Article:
Download presentation

Presentation is loading. Please wait.

Published byPriscilla Washington Modified over 2 years ago

1
Introduction There are many applications for solid geometry in the real world. In this lesson, you will apply the formulas for the volumes of solids to solve real-world problems. Formulas are derived in many ways, and you will learn to construct arguments for the derivations of the volumes of solids. Specifically, you will use Cavalieri’s Principle to construct valid arguments for the volume of a sphere as well as for other solids. You will derive as well as compare the volumes of different solids. You will also apply the formulas for the volumes of prisms, cylinders, cones, pyramids, and spheres to solve real- world problems. 1 3.5.3: Volumes of Spheres and Other Solid Figures

2
Key Concepts A sphere is a three-dimensional surface that has all its points the same distance from its center. The volume of a sphere can be derived in several ways, including by using Cavalieri’s Principle and a limit process. The formula for the volume of a sphere is 2 3.5.3: Volumes of Spheres and Other Solid Figures

3
Key Concepts, continued Many application problems can be solved using volume formulas. You can make valid comparisons of volume formulas, which can be useful in developing other volume formulas. 3 3.5.3: Volumes of Spheres and Other Solid Figures

4
Common Errors/Misconceptions confusing formulas; for example, confusing volume of a sphere with surface area of a sphere performing miscalculations with the number making arithmetic errors when dealing with the formulas, especially with fractions using incorrect notation in word problems, such as using cm 2 instead of cm 3 for a volume problem 4 3.5.3: Volumes of Spheres and Other Solid Figures

5
Guided Practice Example 2 A teenager buying some chewing gum is comparing packages of gum in order to get the most gum possible. Each package costs the same amount. Package 1 has 20 pieces of gum shaped like spheres. Each piece has a radius of 5 mm. Package 2 has 5 pieces of gum shaped like spheres. Each piece has a radius of 10 mm. Which package should the teenager buy? Round to the nearest millimeter. 5 3.5.3: Volumes of Spheres and Other Solid Figures

6
Guided Practice: Example 2, continued 1.Find the volume of a piece of gum in package 1 by using the volume formula for a sphere. 6 3.5.3: Volumes of Spheres and Other Solid Figures Formula for volume of a sphere Substitute 5 for r.

7
Guided Practice: Example 2, continued 2.Multiply the volume of the single piece of gum in package 1 by 20 to get the total volume of the gum in the package. (524)(20) = 10,480 mm 3 7 3.5.3: Volumes of Spheres and Other Solid Figures

8
Guided Practice: Example 2, continued 3.The radius of each piece of gum in package 2 is 10 mm. Find the volume of a piece of gum in package 2 by using the volume formula for a sphere. 8 3.5.3: Volumes of Spheres and Other Solid Figures Formula for volume of a sphere Substitute 10 for r.

9
Guided Practice: Example 2, continued 4.Multiply the volume of a single piece of gum in package 2 by 5 to get the total volume of gum in the package. (4189)(5) = 20,945 mm 3 9 3.5.3: Volumes of Spheres and Other Solid Figures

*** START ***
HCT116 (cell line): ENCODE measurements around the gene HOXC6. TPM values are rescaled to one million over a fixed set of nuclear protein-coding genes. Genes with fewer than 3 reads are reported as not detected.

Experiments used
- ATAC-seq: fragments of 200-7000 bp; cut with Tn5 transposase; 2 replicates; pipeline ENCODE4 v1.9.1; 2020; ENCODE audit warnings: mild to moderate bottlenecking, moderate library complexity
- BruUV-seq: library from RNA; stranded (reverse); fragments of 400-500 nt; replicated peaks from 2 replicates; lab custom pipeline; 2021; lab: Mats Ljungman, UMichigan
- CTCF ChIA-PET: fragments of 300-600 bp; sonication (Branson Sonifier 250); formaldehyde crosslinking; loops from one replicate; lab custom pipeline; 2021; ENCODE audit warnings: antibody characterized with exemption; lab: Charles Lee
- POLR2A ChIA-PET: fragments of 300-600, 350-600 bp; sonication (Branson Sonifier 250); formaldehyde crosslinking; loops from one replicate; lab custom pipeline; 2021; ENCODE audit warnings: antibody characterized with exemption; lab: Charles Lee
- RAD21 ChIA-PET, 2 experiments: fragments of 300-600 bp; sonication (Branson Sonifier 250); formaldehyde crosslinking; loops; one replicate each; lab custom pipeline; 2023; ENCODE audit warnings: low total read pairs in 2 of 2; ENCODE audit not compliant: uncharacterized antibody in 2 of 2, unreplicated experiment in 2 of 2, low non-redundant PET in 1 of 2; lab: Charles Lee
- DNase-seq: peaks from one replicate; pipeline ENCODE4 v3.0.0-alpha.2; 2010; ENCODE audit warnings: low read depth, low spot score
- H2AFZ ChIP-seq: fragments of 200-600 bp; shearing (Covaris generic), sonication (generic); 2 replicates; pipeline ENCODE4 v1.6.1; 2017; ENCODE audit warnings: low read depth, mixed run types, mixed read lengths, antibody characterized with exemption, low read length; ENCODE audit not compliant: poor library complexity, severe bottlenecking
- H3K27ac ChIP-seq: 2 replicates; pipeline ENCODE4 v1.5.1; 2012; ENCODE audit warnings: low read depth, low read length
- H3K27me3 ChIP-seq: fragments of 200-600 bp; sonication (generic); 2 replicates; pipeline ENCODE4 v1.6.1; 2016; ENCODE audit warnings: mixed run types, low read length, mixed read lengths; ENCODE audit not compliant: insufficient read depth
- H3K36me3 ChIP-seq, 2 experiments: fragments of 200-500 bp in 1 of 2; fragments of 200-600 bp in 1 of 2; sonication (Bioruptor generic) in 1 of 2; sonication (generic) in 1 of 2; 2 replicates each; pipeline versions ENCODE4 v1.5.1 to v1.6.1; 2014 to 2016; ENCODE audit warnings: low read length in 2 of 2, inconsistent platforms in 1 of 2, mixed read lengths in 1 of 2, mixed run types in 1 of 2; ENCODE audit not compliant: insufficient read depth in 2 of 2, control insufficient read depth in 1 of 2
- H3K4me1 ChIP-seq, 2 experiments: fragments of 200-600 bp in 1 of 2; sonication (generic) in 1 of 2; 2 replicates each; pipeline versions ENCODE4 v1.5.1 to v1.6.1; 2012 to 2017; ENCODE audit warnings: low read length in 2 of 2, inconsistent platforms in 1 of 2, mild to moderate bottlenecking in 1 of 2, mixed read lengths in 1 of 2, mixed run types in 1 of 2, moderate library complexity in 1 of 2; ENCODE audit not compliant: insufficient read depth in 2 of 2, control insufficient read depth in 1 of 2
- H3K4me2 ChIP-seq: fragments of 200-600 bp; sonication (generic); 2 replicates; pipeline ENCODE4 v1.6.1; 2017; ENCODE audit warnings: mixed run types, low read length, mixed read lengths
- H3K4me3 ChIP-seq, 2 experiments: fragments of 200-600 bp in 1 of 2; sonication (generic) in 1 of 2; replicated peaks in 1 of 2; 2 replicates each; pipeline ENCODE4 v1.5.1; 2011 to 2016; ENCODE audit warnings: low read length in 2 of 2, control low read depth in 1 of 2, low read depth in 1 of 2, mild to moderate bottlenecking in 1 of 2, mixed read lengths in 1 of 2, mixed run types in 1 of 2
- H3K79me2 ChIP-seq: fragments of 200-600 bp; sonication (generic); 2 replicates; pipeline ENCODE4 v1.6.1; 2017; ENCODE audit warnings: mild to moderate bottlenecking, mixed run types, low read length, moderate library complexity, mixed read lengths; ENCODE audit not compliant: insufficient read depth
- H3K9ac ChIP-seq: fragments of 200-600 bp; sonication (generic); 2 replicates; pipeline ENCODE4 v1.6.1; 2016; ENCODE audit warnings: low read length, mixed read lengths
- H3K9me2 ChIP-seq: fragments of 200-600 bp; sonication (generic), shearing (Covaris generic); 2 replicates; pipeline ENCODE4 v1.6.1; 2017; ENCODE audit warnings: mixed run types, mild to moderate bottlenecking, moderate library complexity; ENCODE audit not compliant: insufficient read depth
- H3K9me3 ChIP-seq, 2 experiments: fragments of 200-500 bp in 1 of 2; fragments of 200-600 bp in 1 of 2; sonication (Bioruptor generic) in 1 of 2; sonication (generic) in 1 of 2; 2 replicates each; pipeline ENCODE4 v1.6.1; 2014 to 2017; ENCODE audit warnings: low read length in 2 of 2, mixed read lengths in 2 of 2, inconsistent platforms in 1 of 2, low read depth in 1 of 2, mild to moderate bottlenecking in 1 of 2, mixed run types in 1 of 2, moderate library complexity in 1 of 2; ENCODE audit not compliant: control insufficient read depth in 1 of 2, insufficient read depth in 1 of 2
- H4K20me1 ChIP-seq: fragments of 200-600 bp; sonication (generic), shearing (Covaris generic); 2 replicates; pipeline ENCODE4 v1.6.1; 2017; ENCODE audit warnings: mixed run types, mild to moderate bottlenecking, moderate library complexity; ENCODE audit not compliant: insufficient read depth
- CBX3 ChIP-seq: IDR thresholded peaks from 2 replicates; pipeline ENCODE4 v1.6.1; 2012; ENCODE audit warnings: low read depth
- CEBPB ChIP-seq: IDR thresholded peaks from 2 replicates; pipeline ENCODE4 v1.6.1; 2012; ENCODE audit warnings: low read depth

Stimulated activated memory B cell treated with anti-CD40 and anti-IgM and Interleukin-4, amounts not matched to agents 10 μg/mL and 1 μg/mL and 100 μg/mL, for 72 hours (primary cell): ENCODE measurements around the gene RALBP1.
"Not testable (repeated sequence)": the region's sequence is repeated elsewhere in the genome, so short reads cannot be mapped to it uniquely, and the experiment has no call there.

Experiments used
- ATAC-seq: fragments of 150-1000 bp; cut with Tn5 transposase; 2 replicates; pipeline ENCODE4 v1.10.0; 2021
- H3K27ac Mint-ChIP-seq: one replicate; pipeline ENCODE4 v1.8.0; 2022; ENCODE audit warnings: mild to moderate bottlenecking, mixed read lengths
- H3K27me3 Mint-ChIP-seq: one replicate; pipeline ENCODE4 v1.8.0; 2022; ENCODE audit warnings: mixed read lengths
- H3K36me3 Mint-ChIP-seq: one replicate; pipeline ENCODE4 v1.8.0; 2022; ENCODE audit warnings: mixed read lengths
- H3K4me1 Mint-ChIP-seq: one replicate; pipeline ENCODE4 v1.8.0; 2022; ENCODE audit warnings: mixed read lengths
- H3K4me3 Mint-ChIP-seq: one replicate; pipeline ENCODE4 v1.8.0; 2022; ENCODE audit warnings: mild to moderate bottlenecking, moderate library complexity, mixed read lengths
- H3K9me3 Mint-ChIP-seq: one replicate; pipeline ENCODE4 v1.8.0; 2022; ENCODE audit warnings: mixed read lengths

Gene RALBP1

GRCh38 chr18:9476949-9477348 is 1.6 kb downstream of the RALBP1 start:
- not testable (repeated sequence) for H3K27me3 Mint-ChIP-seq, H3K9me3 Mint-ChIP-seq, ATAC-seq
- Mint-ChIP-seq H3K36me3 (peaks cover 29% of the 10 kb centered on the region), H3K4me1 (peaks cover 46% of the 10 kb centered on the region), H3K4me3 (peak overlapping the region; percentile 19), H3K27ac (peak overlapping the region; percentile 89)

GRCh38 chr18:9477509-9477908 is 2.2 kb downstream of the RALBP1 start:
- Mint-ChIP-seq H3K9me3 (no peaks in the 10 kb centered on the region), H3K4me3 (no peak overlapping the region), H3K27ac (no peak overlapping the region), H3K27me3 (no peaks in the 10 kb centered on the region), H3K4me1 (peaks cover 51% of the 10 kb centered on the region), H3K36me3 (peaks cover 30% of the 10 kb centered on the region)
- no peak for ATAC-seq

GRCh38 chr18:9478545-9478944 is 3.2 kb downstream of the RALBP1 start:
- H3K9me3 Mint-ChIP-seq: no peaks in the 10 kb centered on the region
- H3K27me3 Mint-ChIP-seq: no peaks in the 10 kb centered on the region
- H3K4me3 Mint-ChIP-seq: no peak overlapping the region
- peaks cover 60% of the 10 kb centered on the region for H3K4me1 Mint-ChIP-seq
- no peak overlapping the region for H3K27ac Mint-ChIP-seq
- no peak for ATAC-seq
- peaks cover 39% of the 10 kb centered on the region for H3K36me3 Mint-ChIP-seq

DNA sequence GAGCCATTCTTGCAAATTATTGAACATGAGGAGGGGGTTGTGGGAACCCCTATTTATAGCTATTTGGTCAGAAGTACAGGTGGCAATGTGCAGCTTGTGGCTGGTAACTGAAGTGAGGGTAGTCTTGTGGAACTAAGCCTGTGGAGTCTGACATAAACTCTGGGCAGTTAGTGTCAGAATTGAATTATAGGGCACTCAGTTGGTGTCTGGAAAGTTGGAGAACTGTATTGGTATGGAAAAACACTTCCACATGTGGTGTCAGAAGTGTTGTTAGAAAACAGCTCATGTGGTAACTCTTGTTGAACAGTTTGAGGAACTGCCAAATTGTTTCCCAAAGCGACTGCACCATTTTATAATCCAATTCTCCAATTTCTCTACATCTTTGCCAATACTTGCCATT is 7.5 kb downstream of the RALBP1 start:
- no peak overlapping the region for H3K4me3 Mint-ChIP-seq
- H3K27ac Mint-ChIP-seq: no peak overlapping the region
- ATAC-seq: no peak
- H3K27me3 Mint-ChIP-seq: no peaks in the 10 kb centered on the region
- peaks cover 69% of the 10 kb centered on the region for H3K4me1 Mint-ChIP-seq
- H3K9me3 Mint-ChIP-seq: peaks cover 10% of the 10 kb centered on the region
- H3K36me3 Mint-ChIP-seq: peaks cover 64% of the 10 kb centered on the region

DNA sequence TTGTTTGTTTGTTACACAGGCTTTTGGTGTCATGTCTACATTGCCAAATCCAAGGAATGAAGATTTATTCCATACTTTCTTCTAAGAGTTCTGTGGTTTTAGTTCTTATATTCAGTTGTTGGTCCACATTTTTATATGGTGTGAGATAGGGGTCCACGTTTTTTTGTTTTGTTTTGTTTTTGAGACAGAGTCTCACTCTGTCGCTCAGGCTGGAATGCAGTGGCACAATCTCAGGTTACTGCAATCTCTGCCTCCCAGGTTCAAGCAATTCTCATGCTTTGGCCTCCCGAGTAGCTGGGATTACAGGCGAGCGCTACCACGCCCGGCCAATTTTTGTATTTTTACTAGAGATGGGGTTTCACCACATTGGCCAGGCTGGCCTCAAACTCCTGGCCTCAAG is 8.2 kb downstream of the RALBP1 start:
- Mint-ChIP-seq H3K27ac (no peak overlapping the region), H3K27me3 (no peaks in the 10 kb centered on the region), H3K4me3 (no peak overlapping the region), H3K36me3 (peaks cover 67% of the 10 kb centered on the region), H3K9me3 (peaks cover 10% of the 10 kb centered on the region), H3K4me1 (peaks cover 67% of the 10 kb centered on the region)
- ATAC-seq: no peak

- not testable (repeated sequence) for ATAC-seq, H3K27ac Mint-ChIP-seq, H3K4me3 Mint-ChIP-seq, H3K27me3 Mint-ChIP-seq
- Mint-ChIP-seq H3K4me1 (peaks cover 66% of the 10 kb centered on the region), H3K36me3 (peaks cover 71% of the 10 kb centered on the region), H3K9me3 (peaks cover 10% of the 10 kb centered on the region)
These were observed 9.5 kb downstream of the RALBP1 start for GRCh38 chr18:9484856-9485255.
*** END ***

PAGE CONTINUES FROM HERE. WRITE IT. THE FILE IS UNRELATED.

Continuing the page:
10
Guided Practice: Example 2, continued 5.Compare the volumes of the two packages to determine the best purchase. 10,480 < 20,945 The teenager should buy package 2. 10 3.5.3: Volumes of Spheres and Other Solid Figures ✔

11
Guided Practice: Example 2, continued 11 3.5.3: Volumes of Spheres and Other Solid Figures

12
Guided Practice Example 3 Pictured to the right is a cylindrical grain silo. It can be completely filled to the top of the dome. The dome is in the shape of a hemisphere. The height of the silo is 300 feet to the top of the dome and the radius of the dome is 50 feet. How much grain can fit in the silo? Round to the nearest cubic foot. 12 3.5.3: Volumes of Spheres and Other Solid Figures

13
Guided Practice: Example 3, continued 1.Find the height of the cylinder by subtracting the radius of the hemisphere (which is also the same as the height of the hemisphere) from the total height. 300 – 50 = 250 feet 13 3.5.3: Volumes of Spheres and Other Solid Figures

14
Guided Practice: Example 3, continued 2.Calculate the volume of the cylinder using the formula Substitute 50 for r and 250 for h. 14 3.5.3: Volumes of Spheres and Other Solid Figures

15
Guided Practice: Example 3, continued 3.Calculate the volume of the hemisphere, which is half the volume of a sphere. 15 3.5.3: Volumes of Spheres and Other Solid Figures Formula for volume of a hemisphere Simplify. Substitute 50 for r.

16
Guided Practice: Example 3, continued 4.Add the volume of the cylinder to the volume of the hemisphere to find the total volume of the grain silo. 1,962,500 + 261,667 = 2,224,167 The total volume of the grain silo is 2,224,167 ft 3. 16 3.5.3: Volumes of Spheres and Other Solid Figures ✔

17
Guided Practice: Example 3, continued 17 3.5.3: Volumes of Spheres and Other Solid Figures

Similar presentations

OK

Cones and Pyramids. What are cones and pyramids? A pyramid is a polyhedron with one base – A polyhedron is a solid with flat surfaces that are shapes.

Cones and Pyramids. What are cones and pyramids? A pyramid is a polyhedron with one base – A polyhedron is a solid with flat surfaces that are shapes.

© 2018 SlidePlayer.com Inc.

All rights reserved.

Ads by Google

Ppt on intelligent manufacturing services Ppt on lower federal court systems Ppt on solar system formation Ppt on water pollution for class 8 Ppt on success and failure rates Ppt on 60 years of indian parliament debate Ppt on life study of mathematician turing Ppt on old movies vs new movies Ppt on e marketing Ppt on solar energy usage